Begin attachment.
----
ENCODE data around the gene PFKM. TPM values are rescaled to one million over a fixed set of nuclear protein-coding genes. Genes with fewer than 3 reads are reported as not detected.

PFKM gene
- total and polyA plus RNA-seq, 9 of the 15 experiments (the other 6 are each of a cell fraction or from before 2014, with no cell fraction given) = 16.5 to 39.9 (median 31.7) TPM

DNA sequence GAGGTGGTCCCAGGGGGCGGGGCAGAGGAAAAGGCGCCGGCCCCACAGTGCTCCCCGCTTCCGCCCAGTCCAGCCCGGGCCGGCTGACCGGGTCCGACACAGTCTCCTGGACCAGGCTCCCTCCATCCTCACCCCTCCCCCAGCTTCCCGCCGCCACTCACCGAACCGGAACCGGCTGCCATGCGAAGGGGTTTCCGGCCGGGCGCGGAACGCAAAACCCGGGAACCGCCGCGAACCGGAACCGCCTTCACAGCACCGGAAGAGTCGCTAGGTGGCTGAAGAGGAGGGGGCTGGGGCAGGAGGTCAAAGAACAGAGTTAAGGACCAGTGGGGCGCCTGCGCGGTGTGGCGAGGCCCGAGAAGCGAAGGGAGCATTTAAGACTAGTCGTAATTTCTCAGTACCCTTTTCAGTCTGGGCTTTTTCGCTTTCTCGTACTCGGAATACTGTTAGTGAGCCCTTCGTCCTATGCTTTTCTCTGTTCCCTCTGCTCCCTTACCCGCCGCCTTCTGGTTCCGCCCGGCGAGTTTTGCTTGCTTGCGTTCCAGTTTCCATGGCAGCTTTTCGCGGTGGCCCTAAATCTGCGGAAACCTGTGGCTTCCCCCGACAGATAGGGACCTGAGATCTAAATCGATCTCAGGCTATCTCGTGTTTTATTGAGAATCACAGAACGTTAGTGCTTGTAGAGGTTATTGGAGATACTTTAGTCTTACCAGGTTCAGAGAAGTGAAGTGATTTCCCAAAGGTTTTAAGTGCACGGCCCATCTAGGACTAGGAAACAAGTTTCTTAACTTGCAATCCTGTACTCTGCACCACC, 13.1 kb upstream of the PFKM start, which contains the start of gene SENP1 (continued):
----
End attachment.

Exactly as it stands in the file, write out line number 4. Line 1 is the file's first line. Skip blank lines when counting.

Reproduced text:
DNA sequence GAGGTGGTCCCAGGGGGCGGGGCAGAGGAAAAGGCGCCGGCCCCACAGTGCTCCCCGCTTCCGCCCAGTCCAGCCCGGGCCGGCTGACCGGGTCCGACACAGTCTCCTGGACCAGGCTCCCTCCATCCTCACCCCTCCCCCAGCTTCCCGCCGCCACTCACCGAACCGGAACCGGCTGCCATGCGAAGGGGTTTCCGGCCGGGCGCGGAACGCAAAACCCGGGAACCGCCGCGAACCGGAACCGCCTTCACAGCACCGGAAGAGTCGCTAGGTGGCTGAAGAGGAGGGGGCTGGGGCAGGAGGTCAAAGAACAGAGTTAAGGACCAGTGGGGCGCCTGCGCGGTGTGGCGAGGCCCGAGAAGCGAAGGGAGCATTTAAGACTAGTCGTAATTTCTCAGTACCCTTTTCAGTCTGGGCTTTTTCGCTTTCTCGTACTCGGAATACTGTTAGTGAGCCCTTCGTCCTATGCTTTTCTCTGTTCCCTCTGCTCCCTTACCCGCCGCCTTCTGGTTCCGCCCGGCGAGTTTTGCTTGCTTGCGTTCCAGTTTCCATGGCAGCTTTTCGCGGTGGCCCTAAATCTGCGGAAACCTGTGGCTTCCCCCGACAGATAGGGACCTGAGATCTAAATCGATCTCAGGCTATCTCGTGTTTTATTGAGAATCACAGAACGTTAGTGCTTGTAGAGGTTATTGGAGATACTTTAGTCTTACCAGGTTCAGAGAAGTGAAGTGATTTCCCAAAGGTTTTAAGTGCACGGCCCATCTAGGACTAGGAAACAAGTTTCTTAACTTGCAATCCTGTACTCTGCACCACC, 13.1 kb upstream of the PFKM start, which contains the start of gene SENP1 (continued):